Demands for Direct Payment on Public Construction ProjectsBy Adam C. Ponte on July 18, 2019
Many subcontractors, after substantially completing their work, find themselves eagerly awaiting payment from their project general contractor – beyond the contractual deadline for payment. In such a situation, the general contractor also might be awaiting payment from the awarding authority for various reasons, even if the associated subcontractor’s work is fully completed. For example, the general contractor may have erroneously omitted a subcontractor’s completed work from a recent payment requisition to the awarding authority. Massachusetts law provides a potential remedy for particular subcontractors on public construction projects that have completed their work but have not been paid timely by the general contractor. That remedy is known as a “demand for direct payment” against the awarding authority.
I. DIRECT PAYMENT STATUTE AND ELIGIBILITY
Under Massachusetts General Laws, Chapter 30, Section 39F, certain subcontractors on public construction projects may bring a demand for direct payment against the awarding authority, such as a municipality or other public entity. To be eligible, the subcontractor seeking payment must have been (i) a filed sub-bidder on the project or (ii) approved, in writing, by the awarding authority to perform project work. A subcontractor is generally considered to be a filed sub-bidder when, in connection with submitting bids to perform work on a public construction project, it certifies and agrees to certain project requirements in writing pursuant to sub-bid forms furnished by the awarding authority. A common example of a sub-bid requirement is for the subcontractor to certify that its employees are trained in construction health and safety. See M.G.L. c. 149, § 44F. Massachusetts law, however, does not specify a particular form regarding the awarding authority’s written approval of a subcontractor’s project work. See Hajjarv.City of Fitchburg, 2010 WL 653987, at *3 (Mass. Super. Jan. 7, 2010); Revoli Construction Co. v. Town of Andover, 1999 WL 1203789, at *3 (holding daily project reports referring to subcontractor by name sufficient for written approval); but see Regency Construction & Mgmt., Inc. v. BBC Company, Inc., 2005 WL 3721145 (Mass. Super. Dec. 16, 2005) (finding owner’s general awareness of subcontractor insufficient to constitute owner approval).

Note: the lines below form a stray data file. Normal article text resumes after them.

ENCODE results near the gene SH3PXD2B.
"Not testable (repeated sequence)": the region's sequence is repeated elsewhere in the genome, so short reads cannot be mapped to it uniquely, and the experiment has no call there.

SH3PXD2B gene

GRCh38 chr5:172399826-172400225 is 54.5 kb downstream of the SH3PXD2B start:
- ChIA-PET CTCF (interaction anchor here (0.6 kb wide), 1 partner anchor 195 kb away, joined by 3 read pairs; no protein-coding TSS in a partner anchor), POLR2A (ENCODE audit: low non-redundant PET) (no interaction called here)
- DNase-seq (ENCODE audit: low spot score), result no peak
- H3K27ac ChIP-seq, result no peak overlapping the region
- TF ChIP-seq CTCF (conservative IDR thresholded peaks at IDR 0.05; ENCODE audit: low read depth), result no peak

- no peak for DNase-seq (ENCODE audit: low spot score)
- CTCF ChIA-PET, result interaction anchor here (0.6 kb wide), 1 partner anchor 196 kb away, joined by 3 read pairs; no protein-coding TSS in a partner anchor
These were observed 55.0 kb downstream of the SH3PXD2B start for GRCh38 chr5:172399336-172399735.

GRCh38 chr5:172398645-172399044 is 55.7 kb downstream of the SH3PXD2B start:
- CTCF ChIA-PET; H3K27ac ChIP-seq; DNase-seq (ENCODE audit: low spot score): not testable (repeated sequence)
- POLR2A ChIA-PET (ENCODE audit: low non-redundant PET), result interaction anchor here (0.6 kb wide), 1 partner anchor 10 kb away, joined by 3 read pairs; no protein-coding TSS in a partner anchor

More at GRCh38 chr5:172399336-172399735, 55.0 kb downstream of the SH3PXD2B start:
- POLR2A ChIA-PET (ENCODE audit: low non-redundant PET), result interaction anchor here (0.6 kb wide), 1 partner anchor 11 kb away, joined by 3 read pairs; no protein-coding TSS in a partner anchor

II. MAKING THE DEMAND.
An eligible subcontractor on a public construction project may seek direct payment from the awarding authority if the subcontractor does not receive payment within seventy (70) days after substantial completion of its work. To do so, the subcontractor must send a letter by certified mail to the awarding authority, providing (i) a detailed accounting of the monies due under the applicable subcontract; (ii) an itemization of the work performed; and (iii) the overall status of the subcontract; e.g., whether separate additional work remains. M.G.L. c. 30, § 30F(d). The letter also must be simultaneously sent to the general contractor. Importantly, the letter must be signed before a notary and affirmed under oath by the subcontractor’s authorized representative. Id.
The general contractor may object to the subcontractor’s demand within ten (10) days of receiving the demand. M.G.L. c. 30, § 30F(d). To do so, the general contractor must send a letter to the awarding authority, providing (i) a detailed accounting of the subcontract balance; (ii) a breakdown of work completed; (iii) an identification of amounts due for extra labor and materials furnished by the subcontractor to the general contractor; and (iv) an accounting of any monetary claims of the general contractor against the subcontractor. Id. The general contractor’s written objection also must be sent by certified mail, sworn to and notarized. If the general contractor fails to timely object to said demand, the awarding authority must pay the balance due and owing to the subcontractor, minus an amount the awarding authority contends covers incomplete or unsatisfactory subcontract work, within fifteen (15) days of receipt of the demand. M.G.L. c. 30, § 30F(e).
III. PAYMENT PARTICULARS
In the event the general contractor timely submits an objection to the entire balance claimed by the subcontractor, the awarding authority must deposit the entire disputed amount into a joint bank account, in the names of both the general contractor and the subcontractor. M.G.L. c. 30, § 30F(f). Those monies then must be held by the bank until the parties jointly instruct the bank to release the funds or until a court instructs the bank to disburse the funds in a particular manner. If the general contractor disputes only a portion of the amounts demanded by the subcontractor, then the awarding authority must pay the acknowledged balance to the subcontractor and deposit the remaining, disputed amount into a joint account.
M.G.L. c. 30, §§ 30F(e)-(f).
Subcontractors should be aware of their potential right to demand direct payment on public construction projects for work that is substantially completed. The demand process afforded under M.G.L. c. 30, § 30F provides subcontractors with an avenue to compel general contractors to either pay amounts due or to dispute amounts due, under oath. This way, subcontractors know where they stand with respect to their contract balances and late payments. If you are a subcontractor, general contractor, or awarding authority, you should consult with an attorney in the event the demand for direct payment statutes are invoked on your project. FT